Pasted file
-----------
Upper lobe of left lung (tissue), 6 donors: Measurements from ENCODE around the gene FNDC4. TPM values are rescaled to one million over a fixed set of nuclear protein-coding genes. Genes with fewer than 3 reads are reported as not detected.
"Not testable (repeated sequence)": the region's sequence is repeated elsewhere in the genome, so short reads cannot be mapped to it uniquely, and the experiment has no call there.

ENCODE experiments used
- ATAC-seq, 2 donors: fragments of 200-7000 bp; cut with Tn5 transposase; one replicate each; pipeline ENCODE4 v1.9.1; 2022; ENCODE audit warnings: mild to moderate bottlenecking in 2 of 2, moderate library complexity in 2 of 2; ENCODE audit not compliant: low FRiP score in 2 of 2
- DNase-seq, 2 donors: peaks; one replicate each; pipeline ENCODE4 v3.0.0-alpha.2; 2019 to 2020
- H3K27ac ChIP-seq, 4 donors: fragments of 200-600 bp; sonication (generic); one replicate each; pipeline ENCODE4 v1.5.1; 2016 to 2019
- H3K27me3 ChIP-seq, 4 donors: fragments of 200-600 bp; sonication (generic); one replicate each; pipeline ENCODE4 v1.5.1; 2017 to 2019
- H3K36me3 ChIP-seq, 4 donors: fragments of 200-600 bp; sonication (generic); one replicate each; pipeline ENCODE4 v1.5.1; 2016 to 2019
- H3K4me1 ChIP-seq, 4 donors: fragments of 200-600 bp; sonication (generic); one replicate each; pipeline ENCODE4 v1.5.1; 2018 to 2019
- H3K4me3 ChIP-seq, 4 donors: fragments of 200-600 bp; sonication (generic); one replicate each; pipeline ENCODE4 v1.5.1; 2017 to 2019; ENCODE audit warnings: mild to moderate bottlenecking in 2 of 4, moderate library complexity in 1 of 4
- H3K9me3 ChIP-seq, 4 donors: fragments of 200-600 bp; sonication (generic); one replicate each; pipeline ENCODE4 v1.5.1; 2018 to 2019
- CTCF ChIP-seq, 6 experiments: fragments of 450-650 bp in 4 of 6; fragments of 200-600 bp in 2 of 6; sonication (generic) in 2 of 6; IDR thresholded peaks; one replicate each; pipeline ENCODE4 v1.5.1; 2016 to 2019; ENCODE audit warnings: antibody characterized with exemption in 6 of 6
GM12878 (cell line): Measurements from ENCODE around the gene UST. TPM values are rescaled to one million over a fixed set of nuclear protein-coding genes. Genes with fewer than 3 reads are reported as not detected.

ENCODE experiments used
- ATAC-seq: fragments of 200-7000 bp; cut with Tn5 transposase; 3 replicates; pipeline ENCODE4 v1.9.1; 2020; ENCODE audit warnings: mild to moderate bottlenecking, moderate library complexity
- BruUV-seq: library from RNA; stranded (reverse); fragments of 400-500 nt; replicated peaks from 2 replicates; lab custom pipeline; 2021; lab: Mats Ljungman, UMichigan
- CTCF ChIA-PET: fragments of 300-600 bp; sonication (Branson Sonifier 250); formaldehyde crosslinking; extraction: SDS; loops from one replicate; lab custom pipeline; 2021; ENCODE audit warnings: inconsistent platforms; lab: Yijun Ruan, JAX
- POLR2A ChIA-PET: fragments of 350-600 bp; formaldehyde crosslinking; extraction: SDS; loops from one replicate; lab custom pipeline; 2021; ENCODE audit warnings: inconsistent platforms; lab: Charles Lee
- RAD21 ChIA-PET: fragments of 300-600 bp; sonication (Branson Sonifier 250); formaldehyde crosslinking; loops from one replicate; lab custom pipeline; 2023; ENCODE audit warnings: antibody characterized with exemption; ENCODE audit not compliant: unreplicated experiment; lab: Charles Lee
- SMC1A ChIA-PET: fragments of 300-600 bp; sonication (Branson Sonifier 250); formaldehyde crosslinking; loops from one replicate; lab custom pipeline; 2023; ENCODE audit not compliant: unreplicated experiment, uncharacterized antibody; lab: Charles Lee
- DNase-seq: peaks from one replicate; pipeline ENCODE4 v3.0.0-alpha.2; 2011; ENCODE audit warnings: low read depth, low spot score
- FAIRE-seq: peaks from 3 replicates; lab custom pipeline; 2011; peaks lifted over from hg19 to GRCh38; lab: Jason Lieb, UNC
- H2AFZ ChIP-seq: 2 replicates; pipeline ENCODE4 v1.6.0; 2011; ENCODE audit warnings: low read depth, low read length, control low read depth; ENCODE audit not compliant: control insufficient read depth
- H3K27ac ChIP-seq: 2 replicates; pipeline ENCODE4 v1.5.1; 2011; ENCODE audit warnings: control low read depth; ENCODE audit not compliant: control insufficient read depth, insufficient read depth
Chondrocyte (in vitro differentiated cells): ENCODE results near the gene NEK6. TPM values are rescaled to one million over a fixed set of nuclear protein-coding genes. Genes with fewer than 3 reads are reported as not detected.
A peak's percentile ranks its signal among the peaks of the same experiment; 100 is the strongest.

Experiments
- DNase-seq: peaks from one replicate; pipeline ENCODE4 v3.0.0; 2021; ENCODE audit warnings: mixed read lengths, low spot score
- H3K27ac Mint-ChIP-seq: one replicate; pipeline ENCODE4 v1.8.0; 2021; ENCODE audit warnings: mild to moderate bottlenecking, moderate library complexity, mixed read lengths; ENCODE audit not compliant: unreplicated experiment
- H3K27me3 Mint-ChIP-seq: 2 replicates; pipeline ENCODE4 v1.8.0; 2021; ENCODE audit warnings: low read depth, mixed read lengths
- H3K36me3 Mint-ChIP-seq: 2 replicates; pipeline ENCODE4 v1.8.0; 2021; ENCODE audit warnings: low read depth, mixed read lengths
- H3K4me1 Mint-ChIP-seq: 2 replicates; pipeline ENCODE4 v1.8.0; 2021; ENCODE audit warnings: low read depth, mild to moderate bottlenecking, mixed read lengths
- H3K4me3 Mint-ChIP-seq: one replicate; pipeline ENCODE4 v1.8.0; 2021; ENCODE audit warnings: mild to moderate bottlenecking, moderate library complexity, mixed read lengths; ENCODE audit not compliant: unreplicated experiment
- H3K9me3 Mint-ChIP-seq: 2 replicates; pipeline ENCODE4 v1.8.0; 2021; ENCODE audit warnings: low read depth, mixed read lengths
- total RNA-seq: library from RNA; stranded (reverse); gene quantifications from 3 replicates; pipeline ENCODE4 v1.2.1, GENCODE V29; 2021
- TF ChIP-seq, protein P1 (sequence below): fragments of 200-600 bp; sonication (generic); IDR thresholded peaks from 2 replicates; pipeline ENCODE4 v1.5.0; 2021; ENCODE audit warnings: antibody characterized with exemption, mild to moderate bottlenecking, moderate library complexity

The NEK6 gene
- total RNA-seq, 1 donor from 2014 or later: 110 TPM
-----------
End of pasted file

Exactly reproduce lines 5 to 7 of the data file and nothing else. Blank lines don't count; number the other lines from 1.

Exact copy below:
- DNase-seq, 2 donors: peaks; one replicate each; pipeline ENCODE4 v3.0.0-alpha.2; 2019 to 2020
- H3K27ac ChIP-seq, 4 donors: fragments of 200-600 bp; sonication (generic); one replicate each; pipeline ENCODE4 v1.5.1; 2016 to 2019
- H3K27me3 ChIP-seq, 4 donors: fragments of 200-600 bp; sonication (generic); one replicate each; pipeline ENCODE4 v1.5.1; 2017 to 2019